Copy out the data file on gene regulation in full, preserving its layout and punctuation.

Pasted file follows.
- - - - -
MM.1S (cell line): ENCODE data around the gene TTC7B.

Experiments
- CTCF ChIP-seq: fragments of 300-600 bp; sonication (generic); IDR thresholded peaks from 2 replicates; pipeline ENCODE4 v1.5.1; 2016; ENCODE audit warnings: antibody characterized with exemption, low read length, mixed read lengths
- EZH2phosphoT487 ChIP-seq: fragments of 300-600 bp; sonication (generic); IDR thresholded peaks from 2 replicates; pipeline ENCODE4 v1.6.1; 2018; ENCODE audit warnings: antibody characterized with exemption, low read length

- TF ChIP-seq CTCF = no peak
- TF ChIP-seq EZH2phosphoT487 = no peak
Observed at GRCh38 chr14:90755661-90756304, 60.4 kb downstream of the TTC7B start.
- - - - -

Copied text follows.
MM.1S (cell line): ENCODE data around the gene TTC7B.

Experiments
- CTCF ChIP-seq: fragments of 300-600 bp; sonication (generic); IDR thresholded peaks from 2 replicates; pipeline ENCODE4 v1.5.1; 2016; ENCODE audit warnings: antibody characterized with exemption, low read length, mixed read lengths
- EZH2phosphoT487 ChIP-seq: fragments of 300-600 bp; sonication (generic); IDR thresholded peaks from 2 replicates; pipeline ENCODE4 v1.6.1; 2018; ENCODE audit warnings: antibody characterized with exemption, low read length

- TF ChIP-seq CTCF = no peak
- TF ChIP-seq EZH2phosphoT487 = no peak
Observed at GRCh38 chr14:90755661-90756304, 60.4 kb downstream of the TTC7B start.